Responding to another CBIS-led engagement on the issue of excessive executive pay, global tech giant Cisco Systems, Inc., announced on July 28, 2010 that its board of directors agreed to offer shareholders an advisory vote on executive compensation. Shareholders were given an opportunity to provide input on the compensation of named executive officers by casting a non-binding vote at the company’s November annual meeting. The company’s decision resulted in part from a six-year-long dialogue on the issue of executive compensation with a group of SRI shareholders led by CBIS. In a July 28 press release, Cisco announced its decision, saying it “…acknowledges thoughtful dialogue with Christian Brothers Investment Services, Inc. and other shareholders following approval of a shareholder proposal in 2009.” (A CBIS-sponsored resolution asking Cisco to provide shareholders with a “say on executive pay” was approved by 51.4% of voting shareholders at the company’s annual meeting on November 12, 2009.)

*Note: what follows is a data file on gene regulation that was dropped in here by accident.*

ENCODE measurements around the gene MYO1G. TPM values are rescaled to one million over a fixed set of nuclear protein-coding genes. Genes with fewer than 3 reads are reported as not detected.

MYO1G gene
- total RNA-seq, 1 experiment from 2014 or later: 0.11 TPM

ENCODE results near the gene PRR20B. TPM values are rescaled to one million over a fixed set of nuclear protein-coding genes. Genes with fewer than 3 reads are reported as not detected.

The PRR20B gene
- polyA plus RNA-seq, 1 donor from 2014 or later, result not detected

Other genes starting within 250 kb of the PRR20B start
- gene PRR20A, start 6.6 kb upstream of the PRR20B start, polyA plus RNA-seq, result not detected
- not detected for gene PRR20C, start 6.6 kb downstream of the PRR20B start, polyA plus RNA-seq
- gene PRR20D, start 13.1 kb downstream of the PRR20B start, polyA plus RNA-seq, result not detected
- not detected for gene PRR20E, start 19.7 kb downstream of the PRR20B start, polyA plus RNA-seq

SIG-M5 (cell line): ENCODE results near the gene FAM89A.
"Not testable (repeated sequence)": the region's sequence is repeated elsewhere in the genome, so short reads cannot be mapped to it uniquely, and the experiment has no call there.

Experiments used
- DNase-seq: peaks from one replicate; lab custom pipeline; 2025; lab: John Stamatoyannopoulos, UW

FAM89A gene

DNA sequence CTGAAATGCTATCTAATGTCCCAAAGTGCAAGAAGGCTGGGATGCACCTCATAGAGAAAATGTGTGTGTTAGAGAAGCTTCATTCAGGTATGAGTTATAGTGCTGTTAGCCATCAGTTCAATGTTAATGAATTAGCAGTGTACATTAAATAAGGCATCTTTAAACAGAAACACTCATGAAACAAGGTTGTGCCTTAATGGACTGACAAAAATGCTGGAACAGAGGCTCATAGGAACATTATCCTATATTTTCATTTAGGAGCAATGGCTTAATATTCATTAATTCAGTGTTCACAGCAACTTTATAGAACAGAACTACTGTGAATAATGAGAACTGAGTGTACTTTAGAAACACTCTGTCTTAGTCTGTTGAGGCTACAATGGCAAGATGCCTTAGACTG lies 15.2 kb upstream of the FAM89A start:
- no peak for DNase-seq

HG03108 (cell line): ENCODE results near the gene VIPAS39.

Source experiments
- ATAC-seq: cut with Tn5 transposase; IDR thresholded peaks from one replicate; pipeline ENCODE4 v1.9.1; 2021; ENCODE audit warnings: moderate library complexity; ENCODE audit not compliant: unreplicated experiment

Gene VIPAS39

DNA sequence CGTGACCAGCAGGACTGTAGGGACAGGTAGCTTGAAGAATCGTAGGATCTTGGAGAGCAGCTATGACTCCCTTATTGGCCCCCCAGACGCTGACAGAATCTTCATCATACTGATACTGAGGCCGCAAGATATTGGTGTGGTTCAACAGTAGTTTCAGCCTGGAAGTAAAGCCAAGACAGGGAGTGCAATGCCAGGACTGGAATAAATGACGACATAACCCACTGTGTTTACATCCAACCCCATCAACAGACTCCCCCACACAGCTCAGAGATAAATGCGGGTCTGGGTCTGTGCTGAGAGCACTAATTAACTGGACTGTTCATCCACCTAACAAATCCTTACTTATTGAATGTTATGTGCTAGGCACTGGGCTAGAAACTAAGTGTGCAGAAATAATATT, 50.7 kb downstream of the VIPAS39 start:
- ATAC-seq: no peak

CBIS participants have long expressed concern about excessive executive compensation at Cisco and at many other large publicly traded companies. Exorbitant executive pay only highlights the social strains and injustice evident in the growing disparity between the global economy’s highest- and lowest-paid workers. According to the Institute for Policy Studies, S&P 500 CEOs in 2008 earned 319 times more than the average worker, up from a ratio of approximately 40 to 1 in 1982. CBIS believes that publicly traded companies should set executive pay at reasonable and justifiable levels and share financial success broadly and fairly with employees at all levels of the organization.
As a way to stimulate progress on these issues, we believe that shareholders should be able to weigh in on whether a company’s executive compensation package is sound and reasonable, and request that the company allow shareholders an advisory vote on the board of directors’ compensation committee report. Such an advisory vote, referred to as a “say on pay,” can enhance board accountability and provide the board and management with useful information about whether shareholders view the company’s senior executive compensation to be in shareholders’ best interest.
Cisco’s decision resulted in part from a six-year-long dialogue on the issue of executive compensation with a group of SRI shareholders led by CBIS.